Ethiopia
shoots
crops
stems
stolons
Growth
cultivars
planting
canopy
Therapeutics
plant cultural practices
branches
branching
soil
growing season
potatoes

Keywords

  • potato crops
  • growth
  • number

Cite this

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title = "Effects of shoot tipping on development and yield of the tuber crop Plectranthus edulis",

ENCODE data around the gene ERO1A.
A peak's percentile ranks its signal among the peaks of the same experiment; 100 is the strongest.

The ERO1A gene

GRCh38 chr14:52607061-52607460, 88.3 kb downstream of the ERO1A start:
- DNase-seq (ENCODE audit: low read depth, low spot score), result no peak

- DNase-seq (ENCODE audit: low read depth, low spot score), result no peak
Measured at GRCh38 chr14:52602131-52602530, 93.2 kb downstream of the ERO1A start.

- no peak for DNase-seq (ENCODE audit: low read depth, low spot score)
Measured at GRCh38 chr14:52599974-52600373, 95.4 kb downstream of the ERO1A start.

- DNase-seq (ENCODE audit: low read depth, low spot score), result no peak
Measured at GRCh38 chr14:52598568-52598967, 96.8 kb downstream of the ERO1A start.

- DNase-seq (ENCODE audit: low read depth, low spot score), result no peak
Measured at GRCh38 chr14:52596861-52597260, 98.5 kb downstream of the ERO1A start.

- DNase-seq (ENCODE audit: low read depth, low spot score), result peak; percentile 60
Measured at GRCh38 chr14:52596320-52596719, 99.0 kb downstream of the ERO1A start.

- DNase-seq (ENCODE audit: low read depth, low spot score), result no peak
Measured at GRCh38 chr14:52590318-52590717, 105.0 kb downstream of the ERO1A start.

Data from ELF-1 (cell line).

abstract = "Plectranthus edulis (Vatke) Agnew is one of the tuber crops of the genus Plectranthus that is widely cultivated in Africa and Asia. P. edulis produces below-ground tubers on stolons originating from the stems, comparable to the potato (Solanum tuberosum L.). Farmers apply several laborious cultural practices to enhance shoot growth and yield, among which shoot tipping is very common. Tipping (pinching) is the removal of the shoot apex with one or two pairs of leaves from the main stems and branches. The rationale of this practice, especially when repeated more than once during one cropping season, is not fully understood. One similar experiment with two cultivars was carried out at two locations (Awassa and Wondogenet) in Ethiopia to assess and analyse the effects of shoot tipping and its frequency on crop development and tuber production. Tipping treatments included zero tipping, tipping once, tipping twice and tipping thrice, with the first tipping taking place 68 days after planting (DAP), a stage at which most of the stems reached a height of about 0·15 m, and the remainder following at intervals of 44–46 days. Tipping stimulated stem branching; it significantly increased the number of primary, secondary and tertiary stems in both experiments. Soil cover increased with an increase in the frequency of the tipping in Awassa, because of the tipping effects on the different canopy development variables. Tipping also enhanced the soil cover in Wondogenet, but the crop did not gain any extra benefit from a third tipping. Tipping enhanced early stolon formation, but did not consistently affect the number of stolons per hole later in the growing season. The number of tubers increased with an increase in the frequency of tipping in both cultivars in Wondogenet and in one cultivar in Awassa. Tuber dry matter yield increased with an increase in the frequency of tipping at both sites. Fresh tuber yield in the final harvest at 208 DAP was c. 1·9 kg/m2. Tipping on average increased fresh tuber yield by 17{\%} in Wondogenet, whereas the difference was not detectable in Awassa. Because senescence was delayed slightly by tipping, yield effects of tipping might be larger when harvesting later. In general, there was a positive effect of tipping on canopy development and tuber yield.",